Dennis, as you hear these personal stories, you're piece is about the numbers overall. Yet these stories, people on retirement, on Medicare, MediCal -Medicaid as well - getting Social Security disability - it puts a human face on these numbers.
Mr. CAUCHON: It really does enrich your understanding of the programs because it's easy to step back and say, why, there's 45 million people on Medicaid, so there's many different stories. But what exactly are those stories and what are the meaning?
CONAN: Is there a difference? Do people perceive - and I'm not sure you can measure this. But do people perceive different government programs differently? Is Medicare perceived differently than Medicaid? Is Social Security perceived differently than unemployment?
Mr. CAUCHON: Very much so. Social Security, to a lot of people, and particularly people receiving it, like my mother, perceive it as a pension program. They paid into it and they get it back - Medicare for the elderly, Medicaid for the poor, which is why you hear so much about welfare as we know it, even though it almost doesn't exists. As your previous caller indicated, if you're an able-bodied male of working age, it's very hard to get cash payments from the government, and they're very limited.
So these - the complex perception of these program from a government standpoint, from a budget standpoint, so a dime for Social Security affects the budget the same way as a dime for Medicare or Medicaid. But the politics, perception and image is quite different.
CONAN: Here's an email from Kimberly in Evansville, Indiana. I'm not currently on any aid. But when I was pregnant, I was on pregnancy Medicaid. I work full time and have insurance through my employer but I have a high deductible. My doctor's office actually suggested I apply for it as a secondary insurance to help me pay my deductible. I was embarrassed about it, but it did help me keep me out of debt and out of collections.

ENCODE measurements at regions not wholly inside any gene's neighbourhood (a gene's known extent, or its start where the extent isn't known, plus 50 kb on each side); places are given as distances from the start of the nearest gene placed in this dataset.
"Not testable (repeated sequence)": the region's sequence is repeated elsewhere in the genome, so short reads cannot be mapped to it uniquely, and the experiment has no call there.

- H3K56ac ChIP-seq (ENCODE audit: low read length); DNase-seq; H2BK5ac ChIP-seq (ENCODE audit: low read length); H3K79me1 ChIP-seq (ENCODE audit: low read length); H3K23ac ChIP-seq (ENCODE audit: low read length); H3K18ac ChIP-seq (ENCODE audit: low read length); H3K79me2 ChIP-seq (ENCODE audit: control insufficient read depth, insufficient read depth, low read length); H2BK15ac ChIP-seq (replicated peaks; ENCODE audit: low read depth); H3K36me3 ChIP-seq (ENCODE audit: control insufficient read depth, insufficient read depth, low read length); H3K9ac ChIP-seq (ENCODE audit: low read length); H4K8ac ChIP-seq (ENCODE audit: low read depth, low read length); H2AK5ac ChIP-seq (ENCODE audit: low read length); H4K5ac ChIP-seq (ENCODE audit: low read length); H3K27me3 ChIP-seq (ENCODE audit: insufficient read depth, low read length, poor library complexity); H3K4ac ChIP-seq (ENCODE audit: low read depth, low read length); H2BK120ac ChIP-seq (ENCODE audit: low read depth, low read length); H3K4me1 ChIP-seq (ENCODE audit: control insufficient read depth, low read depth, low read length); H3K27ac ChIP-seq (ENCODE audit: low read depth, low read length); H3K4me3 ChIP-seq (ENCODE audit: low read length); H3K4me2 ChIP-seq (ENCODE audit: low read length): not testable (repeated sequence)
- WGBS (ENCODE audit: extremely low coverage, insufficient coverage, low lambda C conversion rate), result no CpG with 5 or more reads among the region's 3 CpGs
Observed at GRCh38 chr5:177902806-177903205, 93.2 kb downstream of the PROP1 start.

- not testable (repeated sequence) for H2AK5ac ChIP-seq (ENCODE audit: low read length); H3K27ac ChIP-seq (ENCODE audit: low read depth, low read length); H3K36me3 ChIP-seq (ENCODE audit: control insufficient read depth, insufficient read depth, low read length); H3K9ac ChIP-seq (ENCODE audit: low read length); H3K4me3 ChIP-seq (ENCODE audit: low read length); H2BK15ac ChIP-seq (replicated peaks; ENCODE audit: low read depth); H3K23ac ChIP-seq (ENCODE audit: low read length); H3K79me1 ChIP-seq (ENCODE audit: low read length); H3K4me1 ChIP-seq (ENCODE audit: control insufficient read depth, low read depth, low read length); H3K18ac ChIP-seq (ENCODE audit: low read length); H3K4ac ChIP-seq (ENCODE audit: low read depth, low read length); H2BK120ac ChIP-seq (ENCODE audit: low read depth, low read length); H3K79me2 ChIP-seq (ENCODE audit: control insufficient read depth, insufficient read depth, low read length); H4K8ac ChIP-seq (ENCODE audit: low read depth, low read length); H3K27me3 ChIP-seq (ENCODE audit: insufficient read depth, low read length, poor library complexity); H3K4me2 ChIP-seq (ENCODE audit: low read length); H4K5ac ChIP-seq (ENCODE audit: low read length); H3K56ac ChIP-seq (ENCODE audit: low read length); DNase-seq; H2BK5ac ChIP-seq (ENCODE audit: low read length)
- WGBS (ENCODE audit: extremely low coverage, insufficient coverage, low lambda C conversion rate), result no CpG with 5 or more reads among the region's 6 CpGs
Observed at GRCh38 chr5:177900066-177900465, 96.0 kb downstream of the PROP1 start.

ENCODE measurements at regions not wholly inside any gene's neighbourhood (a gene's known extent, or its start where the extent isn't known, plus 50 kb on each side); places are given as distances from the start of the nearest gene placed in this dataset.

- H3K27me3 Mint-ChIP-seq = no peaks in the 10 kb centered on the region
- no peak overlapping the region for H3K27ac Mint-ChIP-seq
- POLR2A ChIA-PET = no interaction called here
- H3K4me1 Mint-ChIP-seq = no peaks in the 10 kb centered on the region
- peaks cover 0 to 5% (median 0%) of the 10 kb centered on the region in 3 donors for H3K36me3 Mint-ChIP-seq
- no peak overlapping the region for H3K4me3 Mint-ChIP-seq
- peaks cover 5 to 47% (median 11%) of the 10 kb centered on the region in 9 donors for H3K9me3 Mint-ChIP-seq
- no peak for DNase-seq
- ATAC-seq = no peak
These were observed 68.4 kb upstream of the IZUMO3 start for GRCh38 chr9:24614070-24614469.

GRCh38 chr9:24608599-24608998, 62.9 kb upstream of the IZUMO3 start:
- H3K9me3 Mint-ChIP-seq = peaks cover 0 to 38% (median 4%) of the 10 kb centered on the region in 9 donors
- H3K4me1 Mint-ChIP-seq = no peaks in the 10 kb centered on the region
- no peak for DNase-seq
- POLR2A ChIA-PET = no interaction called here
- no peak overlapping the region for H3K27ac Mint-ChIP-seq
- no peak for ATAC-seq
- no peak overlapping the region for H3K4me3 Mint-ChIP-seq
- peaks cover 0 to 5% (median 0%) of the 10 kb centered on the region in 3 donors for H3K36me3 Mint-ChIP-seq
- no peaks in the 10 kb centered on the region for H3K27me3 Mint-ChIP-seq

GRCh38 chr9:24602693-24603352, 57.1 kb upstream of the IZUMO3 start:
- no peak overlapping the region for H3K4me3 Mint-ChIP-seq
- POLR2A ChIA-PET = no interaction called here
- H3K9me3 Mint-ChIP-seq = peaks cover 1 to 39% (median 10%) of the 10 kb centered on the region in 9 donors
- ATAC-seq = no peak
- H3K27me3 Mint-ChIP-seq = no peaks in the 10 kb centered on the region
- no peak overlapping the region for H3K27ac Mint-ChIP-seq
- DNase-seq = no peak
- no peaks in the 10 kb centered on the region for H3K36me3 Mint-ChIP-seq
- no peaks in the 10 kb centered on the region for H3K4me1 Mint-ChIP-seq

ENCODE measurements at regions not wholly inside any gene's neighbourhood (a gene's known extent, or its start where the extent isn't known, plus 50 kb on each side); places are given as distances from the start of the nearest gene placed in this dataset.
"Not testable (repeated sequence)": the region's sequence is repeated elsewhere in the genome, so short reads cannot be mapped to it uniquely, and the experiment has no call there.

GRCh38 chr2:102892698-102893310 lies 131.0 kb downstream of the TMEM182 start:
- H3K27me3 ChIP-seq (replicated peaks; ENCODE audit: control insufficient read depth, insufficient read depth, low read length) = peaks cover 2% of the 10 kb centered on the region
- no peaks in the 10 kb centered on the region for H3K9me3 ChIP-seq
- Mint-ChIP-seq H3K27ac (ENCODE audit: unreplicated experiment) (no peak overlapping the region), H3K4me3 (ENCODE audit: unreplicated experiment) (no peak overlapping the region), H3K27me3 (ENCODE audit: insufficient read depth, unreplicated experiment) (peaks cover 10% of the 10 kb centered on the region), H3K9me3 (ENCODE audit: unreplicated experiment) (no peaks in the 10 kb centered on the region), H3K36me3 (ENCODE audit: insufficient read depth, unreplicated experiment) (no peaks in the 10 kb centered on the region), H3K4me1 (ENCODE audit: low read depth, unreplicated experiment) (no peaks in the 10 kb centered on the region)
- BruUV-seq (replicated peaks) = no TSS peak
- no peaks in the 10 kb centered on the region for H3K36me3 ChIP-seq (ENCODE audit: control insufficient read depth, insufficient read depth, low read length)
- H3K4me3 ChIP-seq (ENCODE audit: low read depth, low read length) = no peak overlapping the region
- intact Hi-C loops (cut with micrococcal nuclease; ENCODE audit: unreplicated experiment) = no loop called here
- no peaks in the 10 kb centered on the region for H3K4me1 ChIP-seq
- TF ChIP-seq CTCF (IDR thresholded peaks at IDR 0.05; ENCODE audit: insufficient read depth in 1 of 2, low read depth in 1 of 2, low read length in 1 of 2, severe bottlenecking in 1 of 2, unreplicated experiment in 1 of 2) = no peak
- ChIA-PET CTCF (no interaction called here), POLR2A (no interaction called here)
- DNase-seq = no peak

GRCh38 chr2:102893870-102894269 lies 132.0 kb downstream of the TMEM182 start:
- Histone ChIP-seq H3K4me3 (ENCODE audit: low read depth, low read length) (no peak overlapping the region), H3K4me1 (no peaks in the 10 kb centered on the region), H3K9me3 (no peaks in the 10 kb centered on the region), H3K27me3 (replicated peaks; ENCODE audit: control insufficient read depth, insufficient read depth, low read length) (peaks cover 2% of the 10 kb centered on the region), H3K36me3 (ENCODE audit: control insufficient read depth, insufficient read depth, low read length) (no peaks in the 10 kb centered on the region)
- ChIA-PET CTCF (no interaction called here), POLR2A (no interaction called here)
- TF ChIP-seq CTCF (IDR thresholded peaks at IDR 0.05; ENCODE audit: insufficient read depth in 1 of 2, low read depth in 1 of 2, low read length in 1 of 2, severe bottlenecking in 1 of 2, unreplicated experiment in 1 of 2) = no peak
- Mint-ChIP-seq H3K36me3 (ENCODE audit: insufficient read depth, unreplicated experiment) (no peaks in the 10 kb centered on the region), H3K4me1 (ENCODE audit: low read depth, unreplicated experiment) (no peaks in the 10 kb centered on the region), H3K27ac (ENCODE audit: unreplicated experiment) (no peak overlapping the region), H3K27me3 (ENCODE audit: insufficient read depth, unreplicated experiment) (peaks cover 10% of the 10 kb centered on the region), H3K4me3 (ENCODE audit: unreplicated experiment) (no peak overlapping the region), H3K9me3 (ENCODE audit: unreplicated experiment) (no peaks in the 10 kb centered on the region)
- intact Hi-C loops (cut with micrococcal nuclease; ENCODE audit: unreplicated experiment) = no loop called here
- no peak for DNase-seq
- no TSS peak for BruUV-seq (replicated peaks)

Let's see if we go next to Dale, Dale with us from Vallejo in California.
DALE (Caller): Hi.
CONAN: Go ahead, please.
DALE: Thank you.
CONAN: Go ahead, please.
DALE: Yeah. I just want to point out, currently I work full time. And like other people, I still receive some sort of assistance, but I mean I receive different, you know, food stamps and things like that when I've been out of work, but for the most part have worked all of my life. And I think it's interesting that, like you pointed out, we see some forms, like Social Security, as a pension that we paid into. But for people who have worked, Medicaid, ironically, we pay into the same program every month that we take out of - that goes to WIC and other things. And I don't think that there should be any shame. When you look at our economy, that should say a lot about it, that people who work and do all they can and are grateful to have a job still have to receive assistance - sometimes.
CONAN: When you say WIC, women's, infant - women, infants and children.
DALE: Correct. But currently I work. I'm a single mother, also a veteran. And I receive assistance for child care for my son. I couldn't do it any other way. I drive about 25 miles to work each day. With gas prices right now, it's harder than ever to get up, for people who are downsized. Expect that percentage that you see will - it's going to retain and possibly even slow.
CONAN: Well, Dale, thanks very much for the call. Good luck.
DALE: Thank you. Bye.
CONAN: Any way to project these figures into the future, Dennis Cauchon?
Mr. CAUCHON: Very much. Social Security, Medicare and even Medicaid, these -the government puts out projections. And that's the disturbing thing, because we have effectively made promises that there's no obvious way for us to pay. But they're things of great value, as these callers indicate.
CONAN: Dennis Cauchon, thanks very much for your time today.
Mr. CAUCHON: Thank you.
CONAN: Dennis Cauchon, a national reporter for USA Today. He joined us from member station WOSU in Columbus, Ohio.